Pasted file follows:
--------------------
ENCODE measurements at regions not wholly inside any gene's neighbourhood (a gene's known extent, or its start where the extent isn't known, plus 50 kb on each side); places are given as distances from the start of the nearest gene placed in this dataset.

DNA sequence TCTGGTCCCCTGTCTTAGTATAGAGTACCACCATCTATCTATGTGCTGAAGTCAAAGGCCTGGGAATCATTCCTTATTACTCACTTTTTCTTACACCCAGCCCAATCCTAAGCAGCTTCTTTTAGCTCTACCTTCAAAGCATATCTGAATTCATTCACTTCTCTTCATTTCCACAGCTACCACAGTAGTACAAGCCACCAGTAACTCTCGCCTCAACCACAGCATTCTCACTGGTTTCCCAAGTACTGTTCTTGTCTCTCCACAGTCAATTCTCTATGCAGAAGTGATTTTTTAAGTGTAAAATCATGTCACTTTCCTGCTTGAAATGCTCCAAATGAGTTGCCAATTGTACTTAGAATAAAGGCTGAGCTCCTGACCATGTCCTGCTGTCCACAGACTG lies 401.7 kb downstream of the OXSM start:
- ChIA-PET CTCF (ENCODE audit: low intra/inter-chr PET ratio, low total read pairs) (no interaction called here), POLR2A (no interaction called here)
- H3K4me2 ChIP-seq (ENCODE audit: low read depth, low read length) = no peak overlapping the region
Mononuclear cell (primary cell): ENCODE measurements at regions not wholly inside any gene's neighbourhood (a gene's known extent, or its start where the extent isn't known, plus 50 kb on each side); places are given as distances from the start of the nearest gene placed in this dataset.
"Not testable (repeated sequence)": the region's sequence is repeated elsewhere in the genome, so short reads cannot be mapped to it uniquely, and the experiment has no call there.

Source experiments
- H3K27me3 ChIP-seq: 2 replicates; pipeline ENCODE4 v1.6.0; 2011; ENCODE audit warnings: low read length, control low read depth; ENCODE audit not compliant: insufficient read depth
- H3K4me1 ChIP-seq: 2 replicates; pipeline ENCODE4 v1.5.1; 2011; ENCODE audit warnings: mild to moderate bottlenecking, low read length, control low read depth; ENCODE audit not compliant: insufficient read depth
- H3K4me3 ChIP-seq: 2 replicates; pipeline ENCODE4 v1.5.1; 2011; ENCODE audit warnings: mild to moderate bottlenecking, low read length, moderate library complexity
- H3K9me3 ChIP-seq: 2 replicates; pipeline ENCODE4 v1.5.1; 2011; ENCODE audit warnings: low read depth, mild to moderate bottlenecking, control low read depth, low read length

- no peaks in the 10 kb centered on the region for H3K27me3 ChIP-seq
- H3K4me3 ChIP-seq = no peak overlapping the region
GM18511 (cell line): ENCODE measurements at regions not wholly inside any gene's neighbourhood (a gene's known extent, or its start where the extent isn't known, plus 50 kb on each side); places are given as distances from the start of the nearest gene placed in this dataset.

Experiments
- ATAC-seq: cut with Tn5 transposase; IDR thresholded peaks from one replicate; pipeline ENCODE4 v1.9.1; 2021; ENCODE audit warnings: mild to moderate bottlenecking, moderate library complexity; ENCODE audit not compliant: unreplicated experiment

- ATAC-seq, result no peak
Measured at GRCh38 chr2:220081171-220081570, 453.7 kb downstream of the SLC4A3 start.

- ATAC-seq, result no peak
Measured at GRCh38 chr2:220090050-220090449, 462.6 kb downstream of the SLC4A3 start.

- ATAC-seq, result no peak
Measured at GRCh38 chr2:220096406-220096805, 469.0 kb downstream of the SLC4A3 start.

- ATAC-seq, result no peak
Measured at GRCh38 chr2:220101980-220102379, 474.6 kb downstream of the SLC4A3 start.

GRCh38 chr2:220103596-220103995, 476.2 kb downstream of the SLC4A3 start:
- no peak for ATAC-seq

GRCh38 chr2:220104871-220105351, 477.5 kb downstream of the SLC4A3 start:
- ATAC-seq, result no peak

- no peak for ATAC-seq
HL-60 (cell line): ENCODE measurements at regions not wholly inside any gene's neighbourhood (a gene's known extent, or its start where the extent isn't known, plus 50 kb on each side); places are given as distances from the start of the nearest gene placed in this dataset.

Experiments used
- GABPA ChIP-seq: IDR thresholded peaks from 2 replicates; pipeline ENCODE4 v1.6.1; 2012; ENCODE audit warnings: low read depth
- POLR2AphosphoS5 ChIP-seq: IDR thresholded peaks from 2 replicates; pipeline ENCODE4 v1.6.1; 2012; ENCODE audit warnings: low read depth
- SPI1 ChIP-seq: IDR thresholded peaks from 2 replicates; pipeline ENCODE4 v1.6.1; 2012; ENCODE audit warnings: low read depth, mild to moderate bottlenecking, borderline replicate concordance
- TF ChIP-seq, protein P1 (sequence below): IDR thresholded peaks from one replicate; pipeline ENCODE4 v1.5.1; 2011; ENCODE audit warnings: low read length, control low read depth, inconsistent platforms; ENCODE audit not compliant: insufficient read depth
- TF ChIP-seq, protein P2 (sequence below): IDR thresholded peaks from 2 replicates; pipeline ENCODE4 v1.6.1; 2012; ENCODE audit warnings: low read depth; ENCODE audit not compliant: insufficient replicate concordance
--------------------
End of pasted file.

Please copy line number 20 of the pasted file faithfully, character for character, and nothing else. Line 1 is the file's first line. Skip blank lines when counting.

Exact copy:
Measured at GRCh38 chr2:220090050-220090449, 462.6 kb downstream of the SLC4A3 start.